Adaptation To Land Habitat – In general bryophytes developed the following adaptive characters for terrestrial environment:
- Formation of a compact multicellular plant body which helped in the conservation of water by reducing cell surface area exposed to dry land condition. Presence of cuticle further reduces loss of water by evaporation.
- Development of photosynthetic tissues into special chambers for the absorption of carbon dioxide without losing much water and exposure to light.
- Formation of special structures like rhizoids of absorption of water and anchorage.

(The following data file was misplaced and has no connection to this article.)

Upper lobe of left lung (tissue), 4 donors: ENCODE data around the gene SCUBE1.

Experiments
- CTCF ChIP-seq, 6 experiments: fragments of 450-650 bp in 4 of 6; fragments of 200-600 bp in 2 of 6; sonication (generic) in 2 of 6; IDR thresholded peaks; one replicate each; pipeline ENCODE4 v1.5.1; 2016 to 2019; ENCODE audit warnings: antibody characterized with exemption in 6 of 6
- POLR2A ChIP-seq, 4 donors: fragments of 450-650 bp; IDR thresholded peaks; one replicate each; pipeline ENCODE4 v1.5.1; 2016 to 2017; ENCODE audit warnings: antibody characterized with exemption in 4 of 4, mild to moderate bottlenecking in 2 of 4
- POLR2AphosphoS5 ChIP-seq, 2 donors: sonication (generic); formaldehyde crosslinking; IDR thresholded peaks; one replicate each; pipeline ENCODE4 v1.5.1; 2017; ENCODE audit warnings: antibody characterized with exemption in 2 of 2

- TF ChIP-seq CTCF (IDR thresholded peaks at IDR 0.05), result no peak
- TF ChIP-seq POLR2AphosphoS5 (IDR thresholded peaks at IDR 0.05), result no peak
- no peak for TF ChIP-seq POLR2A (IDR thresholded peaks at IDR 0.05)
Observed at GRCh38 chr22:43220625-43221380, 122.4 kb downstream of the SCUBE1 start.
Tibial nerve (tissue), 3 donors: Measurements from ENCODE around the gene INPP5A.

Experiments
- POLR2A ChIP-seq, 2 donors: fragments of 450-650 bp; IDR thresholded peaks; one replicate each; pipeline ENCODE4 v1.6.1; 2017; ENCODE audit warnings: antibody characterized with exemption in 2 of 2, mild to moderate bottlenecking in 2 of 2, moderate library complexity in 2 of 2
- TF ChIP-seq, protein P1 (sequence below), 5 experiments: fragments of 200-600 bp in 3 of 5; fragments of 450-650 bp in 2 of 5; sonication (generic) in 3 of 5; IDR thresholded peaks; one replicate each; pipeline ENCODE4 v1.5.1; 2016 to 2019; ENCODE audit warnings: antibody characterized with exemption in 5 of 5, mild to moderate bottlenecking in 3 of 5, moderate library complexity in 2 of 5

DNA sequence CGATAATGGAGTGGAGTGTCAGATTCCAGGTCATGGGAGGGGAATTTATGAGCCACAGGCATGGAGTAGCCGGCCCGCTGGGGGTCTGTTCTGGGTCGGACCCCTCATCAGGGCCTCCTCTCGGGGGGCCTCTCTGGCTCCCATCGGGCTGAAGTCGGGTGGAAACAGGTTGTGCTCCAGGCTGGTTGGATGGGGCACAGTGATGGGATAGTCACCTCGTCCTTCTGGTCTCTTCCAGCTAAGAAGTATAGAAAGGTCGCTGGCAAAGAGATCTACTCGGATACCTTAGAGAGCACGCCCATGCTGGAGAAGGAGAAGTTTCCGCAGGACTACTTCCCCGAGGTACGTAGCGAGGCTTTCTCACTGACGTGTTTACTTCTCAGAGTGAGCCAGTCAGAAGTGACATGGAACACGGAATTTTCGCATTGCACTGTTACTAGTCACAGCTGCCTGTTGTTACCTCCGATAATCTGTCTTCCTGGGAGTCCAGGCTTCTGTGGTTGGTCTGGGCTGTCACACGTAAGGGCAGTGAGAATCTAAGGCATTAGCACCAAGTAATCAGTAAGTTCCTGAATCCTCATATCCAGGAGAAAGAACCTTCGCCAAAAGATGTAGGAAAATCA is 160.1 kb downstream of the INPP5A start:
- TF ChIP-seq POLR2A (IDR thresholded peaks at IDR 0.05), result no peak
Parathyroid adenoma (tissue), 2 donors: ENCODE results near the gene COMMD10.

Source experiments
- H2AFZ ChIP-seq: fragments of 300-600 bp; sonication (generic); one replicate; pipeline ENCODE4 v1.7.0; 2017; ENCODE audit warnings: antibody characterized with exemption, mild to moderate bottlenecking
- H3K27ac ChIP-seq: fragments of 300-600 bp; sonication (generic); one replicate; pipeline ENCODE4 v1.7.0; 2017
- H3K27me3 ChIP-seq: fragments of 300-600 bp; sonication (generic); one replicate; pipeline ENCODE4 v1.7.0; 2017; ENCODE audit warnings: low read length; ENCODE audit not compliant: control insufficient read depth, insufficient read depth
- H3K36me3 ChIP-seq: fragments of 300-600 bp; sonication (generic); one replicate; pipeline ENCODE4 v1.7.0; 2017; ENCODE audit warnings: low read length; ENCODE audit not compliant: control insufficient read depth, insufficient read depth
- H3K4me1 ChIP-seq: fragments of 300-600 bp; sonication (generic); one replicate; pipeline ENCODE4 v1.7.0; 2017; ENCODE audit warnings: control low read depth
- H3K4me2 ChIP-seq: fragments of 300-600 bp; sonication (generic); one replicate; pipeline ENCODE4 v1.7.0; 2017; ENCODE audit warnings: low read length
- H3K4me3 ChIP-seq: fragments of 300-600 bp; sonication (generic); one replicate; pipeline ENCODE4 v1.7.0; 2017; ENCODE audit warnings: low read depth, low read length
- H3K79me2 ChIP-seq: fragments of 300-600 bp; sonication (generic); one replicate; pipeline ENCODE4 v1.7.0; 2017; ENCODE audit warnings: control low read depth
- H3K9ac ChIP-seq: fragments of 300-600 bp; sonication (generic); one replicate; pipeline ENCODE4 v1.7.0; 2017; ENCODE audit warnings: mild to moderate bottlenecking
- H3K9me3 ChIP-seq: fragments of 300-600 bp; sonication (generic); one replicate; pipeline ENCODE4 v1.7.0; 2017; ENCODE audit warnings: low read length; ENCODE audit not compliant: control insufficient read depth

- Heterogamy (production of two types of gametes) is evolved, forming non motile egg containing stored food and motile sperms.
- Gametes are produced and protected by the special multicellular organs (antheridia and archegonia).
- Multicellular embryo is formed which is retained and protected inside the female reproductive body during its development.
- Alternation of spore-producing generation (sporophyte) with gamete producing generation (gametophyte) enabled the plant to produce and test the best genetic combinations for adapting to the versatile terrestrial conditions.